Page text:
Some observers and analysts have dismissed the summit as empty rhetoric and the organization as being weak and basically unable to compete with the OAS. Others have stated that the conference was a major victory for Hugo Chavez and a major defeat for the United States. This perception is mainly due to the fact that the conference was not only attended by members of the Bolivarian Alliance (ALBA) but by the overwhelming majority of Latin American and Caribbean heads of state. Read more ..
The Arab Fall in Egypt
|Eric Trager||December 25th 2011|
In Giza's lower-income neighborhood of Talbiya, situated just across the Nile from Cairo, women carry piles of pita on their heads through narrow, dirt-paved roads, squeezing past donkey-pulled carts. Amid the fuel fumes, and fly-swarmed food stands, there's also a health clinic. It's run by Hesham Abouel Nasr, a henna-bearded television preacher who also happens to be the local secretary-general for the Salafist - that is to say, Islamic fundamentalist -- Nour Party. As one of his female patients passes by, she lets me know why she has made him her doctor: "He doesn't take money from us."
It's a telling statement. While Islamists are winning elections all over Egypt, Talbiya is the kind of neighborhood where they are especially popular. But it's not just because the residents here are religious. It's also because they're in need of the social services that the Islamist groups here have long provided. Read more ..
North Korea after Kim Jong-Il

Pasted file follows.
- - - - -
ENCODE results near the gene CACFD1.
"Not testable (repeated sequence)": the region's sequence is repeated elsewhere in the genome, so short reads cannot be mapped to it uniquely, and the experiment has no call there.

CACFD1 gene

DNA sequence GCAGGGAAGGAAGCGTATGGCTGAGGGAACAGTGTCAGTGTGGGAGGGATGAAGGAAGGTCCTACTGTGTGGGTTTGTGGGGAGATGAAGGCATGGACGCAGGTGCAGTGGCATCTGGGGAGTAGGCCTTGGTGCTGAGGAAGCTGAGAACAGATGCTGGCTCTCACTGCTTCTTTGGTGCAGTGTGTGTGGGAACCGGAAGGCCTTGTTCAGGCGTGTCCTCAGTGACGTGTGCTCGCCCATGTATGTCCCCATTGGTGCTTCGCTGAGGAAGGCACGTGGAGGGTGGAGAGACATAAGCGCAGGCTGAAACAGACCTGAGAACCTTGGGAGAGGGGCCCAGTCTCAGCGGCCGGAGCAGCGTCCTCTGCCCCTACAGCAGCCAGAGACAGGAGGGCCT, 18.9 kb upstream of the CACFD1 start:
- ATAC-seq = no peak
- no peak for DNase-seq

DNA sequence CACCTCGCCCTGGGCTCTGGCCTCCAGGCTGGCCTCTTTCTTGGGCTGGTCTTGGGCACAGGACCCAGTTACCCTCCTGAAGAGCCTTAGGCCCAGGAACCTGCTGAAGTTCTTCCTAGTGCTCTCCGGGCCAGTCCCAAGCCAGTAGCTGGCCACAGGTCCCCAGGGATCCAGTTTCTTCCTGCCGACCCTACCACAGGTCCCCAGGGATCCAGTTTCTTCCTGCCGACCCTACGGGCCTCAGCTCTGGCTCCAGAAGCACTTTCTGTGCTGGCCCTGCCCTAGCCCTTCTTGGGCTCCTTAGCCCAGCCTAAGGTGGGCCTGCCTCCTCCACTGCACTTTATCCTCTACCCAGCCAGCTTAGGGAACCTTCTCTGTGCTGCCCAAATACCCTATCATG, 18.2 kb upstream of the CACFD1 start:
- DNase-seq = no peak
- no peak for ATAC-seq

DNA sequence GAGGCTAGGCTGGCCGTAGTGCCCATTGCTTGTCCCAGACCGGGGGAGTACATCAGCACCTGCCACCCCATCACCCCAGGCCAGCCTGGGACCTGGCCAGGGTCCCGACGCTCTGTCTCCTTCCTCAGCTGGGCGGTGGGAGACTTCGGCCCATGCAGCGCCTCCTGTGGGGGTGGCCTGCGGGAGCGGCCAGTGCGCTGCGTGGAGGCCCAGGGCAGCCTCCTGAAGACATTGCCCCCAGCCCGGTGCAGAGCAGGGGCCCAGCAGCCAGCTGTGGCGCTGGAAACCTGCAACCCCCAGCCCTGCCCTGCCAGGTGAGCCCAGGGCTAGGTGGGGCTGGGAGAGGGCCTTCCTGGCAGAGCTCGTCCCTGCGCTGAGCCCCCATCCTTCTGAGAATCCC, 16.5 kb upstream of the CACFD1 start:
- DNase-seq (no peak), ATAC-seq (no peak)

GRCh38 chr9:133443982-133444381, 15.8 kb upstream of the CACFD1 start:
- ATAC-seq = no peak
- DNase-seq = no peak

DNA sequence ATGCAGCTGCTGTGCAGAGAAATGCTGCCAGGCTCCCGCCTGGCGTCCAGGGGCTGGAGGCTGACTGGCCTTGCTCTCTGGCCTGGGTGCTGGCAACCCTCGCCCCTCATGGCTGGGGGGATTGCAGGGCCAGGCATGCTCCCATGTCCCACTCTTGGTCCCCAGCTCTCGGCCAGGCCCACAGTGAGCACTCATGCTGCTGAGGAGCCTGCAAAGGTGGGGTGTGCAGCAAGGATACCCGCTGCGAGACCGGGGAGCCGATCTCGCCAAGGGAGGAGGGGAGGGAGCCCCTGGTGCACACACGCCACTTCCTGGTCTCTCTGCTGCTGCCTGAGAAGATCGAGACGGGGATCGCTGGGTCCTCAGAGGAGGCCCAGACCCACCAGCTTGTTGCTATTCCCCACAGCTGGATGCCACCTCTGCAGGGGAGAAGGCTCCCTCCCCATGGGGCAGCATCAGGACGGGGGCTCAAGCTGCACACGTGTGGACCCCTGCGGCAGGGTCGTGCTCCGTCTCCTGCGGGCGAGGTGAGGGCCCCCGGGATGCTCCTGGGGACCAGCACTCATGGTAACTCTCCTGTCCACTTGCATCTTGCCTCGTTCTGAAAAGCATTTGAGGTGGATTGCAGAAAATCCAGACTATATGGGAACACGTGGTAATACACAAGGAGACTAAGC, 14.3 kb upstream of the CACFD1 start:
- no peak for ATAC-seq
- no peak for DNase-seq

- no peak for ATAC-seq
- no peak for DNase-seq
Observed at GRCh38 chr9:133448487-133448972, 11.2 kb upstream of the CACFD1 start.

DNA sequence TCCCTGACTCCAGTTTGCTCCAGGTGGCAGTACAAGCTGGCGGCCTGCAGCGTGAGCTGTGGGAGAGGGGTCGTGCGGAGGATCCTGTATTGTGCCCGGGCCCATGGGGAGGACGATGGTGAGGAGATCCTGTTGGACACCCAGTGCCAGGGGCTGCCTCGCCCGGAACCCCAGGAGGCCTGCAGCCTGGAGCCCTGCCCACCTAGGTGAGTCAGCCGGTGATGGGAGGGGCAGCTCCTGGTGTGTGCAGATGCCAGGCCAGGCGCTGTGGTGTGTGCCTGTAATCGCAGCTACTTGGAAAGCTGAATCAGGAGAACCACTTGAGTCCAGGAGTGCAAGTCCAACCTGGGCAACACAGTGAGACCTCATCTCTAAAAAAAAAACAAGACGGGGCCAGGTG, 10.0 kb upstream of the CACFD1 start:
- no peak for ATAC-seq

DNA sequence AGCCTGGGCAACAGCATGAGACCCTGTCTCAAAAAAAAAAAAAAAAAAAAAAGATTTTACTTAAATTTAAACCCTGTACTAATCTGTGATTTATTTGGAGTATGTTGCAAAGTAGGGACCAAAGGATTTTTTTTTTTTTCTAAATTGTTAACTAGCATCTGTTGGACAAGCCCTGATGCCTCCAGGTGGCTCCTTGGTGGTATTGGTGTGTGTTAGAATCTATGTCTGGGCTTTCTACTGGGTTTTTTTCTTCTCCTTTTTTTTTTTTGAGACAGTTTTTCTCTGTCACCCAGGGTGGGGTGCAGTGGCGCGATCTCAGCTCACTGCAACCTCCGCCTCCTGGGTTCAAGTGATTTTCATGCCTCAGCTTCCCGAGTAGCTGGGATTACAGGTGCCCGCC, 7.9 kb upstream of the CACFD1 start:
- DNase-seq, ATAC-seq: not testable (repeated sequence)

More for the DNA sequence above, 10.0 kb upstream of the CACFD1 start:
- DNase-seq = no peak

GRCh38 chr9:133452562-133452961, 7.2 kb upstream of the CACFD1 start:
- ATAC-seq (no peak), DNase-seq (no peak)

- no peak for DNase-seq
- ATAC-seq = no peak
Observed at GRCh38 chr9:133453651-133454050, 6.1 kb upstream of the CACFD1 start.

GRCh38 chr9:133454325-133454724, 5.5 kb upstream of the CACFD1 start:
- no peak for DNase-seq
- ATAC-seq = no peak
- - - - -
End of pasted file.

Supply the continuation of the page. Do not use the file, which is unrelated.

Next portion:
|Rick Moran||December 24th 2011|
In the aftermath of the death of North Korea’s leader Kim Jong-il, there was deep concern that the dictator’s chosen successor, his third son Kim Jong-un, would have a rocky time trying to consolidate his position. Now it appears that his path to power has been smoothed by an apparent agreement with the military to share the responsibility of governing the state until the younger Kim can consolidate his position with the military and the party.
Reuters is reporting that there will be “collective rule” in North Korea with Kim Jong-un at the head of a “ruling coterie” that will include the military with the younger Kim’s uncle and Kim Jong-il’s brother-in-law, Jang Song-thaek, acting as regent.
North Korean news reports indicate that the military has pledged allegiance to young Kim, which will strengthen his hand as he deals with other factions also interested in ruling the Stalinist state. Those factions include two brothers passed over for leadership, the powerful sister of Kim Jong-il and wife of Jang, Kim Kyong-hui, and an up-and-coming general, chief of the joint chiefs of staff Ri Yong-ho. Read more ..